Israel's incumbent Prime Minister Benjamin Netanyahu gave a speech to supporters early on Wednesday following the general election in the Middle Eastern country in which he vowed to build a new ruling coalition and said the next government could not depend on Arab parties.
Singling out the US and its President Donald Trump, Netanyahu said that Israel was at a historical juncture ahead of great security and diplomatic challenges and opportunities.
As counting got underway, exit poll projections showed Netanyahu -- the country's longest-serving Prime Minister -- and former military chief Benny Gantz locked in a tight race.
Just after polling stations closed across Israel, the country's three main TV stations flashed the result of their individual exit polls -- showing Netanyahu's right-wing Likud party neck and neck with Gantz's centrist Blue and White Party.
"Negotiations with Trump will decide Israel's future for decades, so Israel needs a strong, stable and Zionist government," Netanyahu said, according to Efe news. "We need to make sure we maintain our achievements."
"There won't and cannot be a government supported by anti-Zionist Arab parties who deny the existence of Israel as a Jewish and democratic state, who glorify bloodthirsty terrorists who murder our soldiers. This cannot be, we cannot accept it," he added.
Netanyahu, who has been leading the executive since 2009 (and had previously served as Premier between 1996-99) said he had already initiated negotiations with Likud's potential coalition partners on the right.
"They all committed to pursue our goals together," he said, as his supporters chanted "We don't want unity!" - a reference to speculation that Likud could ally with its main rival Blue and White in these polls.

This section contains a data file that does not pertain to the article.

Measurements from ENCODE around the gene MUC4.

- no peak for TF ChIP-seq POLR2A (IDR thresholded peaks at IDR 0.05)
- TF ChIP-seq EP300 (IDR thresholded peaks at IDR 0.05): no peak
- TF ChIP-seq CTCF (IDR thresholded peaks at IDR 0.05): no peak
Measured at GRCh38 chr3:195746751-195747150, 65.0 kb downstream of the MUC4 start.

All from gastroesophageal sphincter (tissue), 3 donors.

Netanyahu, who is vying to win a record fifth term in office, declined to name Gantz in his speech or hint at any possible deal with the centrist coalition.
He has pledged to annex Jewish settlements and a swathe of other territory in the occupied West Bank if he is returned to power. Palestinians, who seek a state in the West Bank and Gaza, with its capital in occupied East Jerusalem, have warned such a move will kill any hopes for peace.
Gantz has not advocated any form of annexation though his position on the creation of a Palestinian state is unclear.
Like Netanyahu, he has ruled out ever dividing Jerusalem, which Israel considers its capital.
On Wednesday morning, Yisrael Beiteinu's leader Avigdor Lieberman, reiterated that he would only support a government comprising both Likud and Blue and White.
However, Blue and White has ruled out sitting with Netanyahu in a coalition. Instead, Gantz offered to form a national unity government and said he had already reached out to the heads of the two centre-left Zionist parties, the Labour party and the Democratic Union.